Then there were the wounds and blood police found. And Bales said Sophia would have presented evidence that when she stood up to Fernando on a family trip he threw her out of the hotel room by her hair.

Bales said, though, that for Sophia to succeed in her defense at a new trial she has to convince a jury that a reasonable person, subjected to the same threats and patterns of abuse, would have believed he or she was compelled to engage in the same illegal conduct.

Court expansion key to artists’ win in discrimination case

Brush and Nib Studio owners from left are Breanna Koski and Joanna Duka (Facebook)
Brush and Nib Studio owners from left are Breanna Koski and Joanna Duka (Facebook)

A landmark Arizona Supreme Court decision on September 16 would have been different had the court not expanded from five to seven justices in 2016.

Gov. Doug Ducey on several occasions has been accused of “packing” the state’s highest court with conservative justices. It was a criticism in 2016 when he signed the court expansion bill into law and this year when he appointed Justices James Beene and Bill Montgomery.

Ducey has now made five appointments, more than any other governor in Arizona history, and has shaped the court for possibly decades.

His choices for justices on the court and the expansion certainly affected the outcome of Brush & Nib v. City of Phoenix, a case in which a split court said the First Amendment rights of two business owners outweighed a city anti-discrimination ordinance.

Ducey appointed Justices Andrew Gould and John Lopez to fill the newly created sixth and seventh seats at the end of 2016, and both of them voted in the majority, joining fellow Ducey-appointee Clint Bolick, who was appointed in 2016 before the expansion, and Gov. Jan Brewer-appointee John Pelander, who retired March 1.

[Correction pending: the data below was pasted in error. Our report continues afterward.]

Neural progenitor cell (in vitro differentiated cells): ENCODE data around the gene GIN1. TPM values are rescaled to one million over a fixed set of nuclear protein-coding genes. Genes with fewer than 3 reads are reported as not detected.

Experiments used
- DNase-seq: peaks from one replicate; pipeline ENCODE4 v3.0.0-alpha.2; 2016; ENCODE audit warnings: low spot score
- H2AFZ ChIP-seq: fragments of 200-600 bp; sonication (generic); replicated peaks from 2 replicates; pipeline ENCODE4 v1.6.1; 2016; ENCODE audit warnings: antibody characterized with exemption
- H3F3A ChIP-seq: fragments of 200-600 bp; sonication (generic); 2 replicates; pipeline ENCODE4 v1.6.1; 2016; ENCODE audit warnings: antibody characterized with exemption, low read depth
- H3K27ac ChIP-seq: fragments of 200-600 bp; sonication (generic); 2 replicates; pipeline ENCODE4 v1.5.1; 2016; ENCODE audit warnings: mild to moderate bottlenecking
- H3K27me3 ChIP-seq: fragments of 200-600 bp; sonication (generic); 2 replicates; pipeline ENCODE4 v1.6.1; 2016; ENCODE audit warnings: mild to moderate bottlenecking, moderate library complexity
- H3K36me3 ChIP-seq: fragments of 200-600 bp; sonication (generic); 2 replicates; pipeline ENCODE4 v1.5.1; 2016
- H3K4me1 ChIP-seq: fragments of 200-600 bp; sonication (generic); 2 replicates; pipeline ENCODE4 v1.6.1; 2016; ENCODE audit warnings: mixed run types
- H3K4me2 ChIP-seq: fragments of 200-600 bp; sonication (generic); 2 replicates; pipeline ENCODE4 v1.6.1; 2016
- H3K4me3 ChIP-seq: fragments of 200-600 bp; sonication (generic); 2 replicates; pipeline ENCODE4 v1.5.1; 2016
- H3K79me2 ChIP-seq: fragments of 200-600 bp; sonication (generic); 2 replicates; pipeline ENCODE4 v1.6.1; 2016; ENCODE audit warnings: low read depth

Because oral arguments in Brush & Nib took place in January, Chief Justice Scott Bales, who retired in July, and Pelander still weighed in on the case.

Bales, an appointee of Gov. Janet Napolitano, voted in favor of Phoenix along with Vice Chief Justice Ann Scott Timmer, an appointee of Brewer.

Current-Chief Justice Robert Brutinel, a Brewer appointee, recused himself, but his stand-in, appellate judge Christopher Staring, sided with Bales and Timmer. Staring, who Ducey appointed to the Arizona Court of Appeals in 2015, would have been the deciding vote, had the court stayed at five members.

Thus, had Ducey and the Republican-controlled Legislature not expanded the court, the city of Phoenix would have won the case, 3-2.

The anti-discrimination ordinance was challenged by Brush & Nib owners Breanna Koski and Joanna Duka, who do not want to prepare their custom wedding invitations and other products for same-sex nuptials.

Duka and Koski are devout Christians who believe their work is inextricably related to their religious beliefs. They have said they strongly believe a marriage is meant to be between a man and a woman, and argue they cannot separate their beliefs from their work.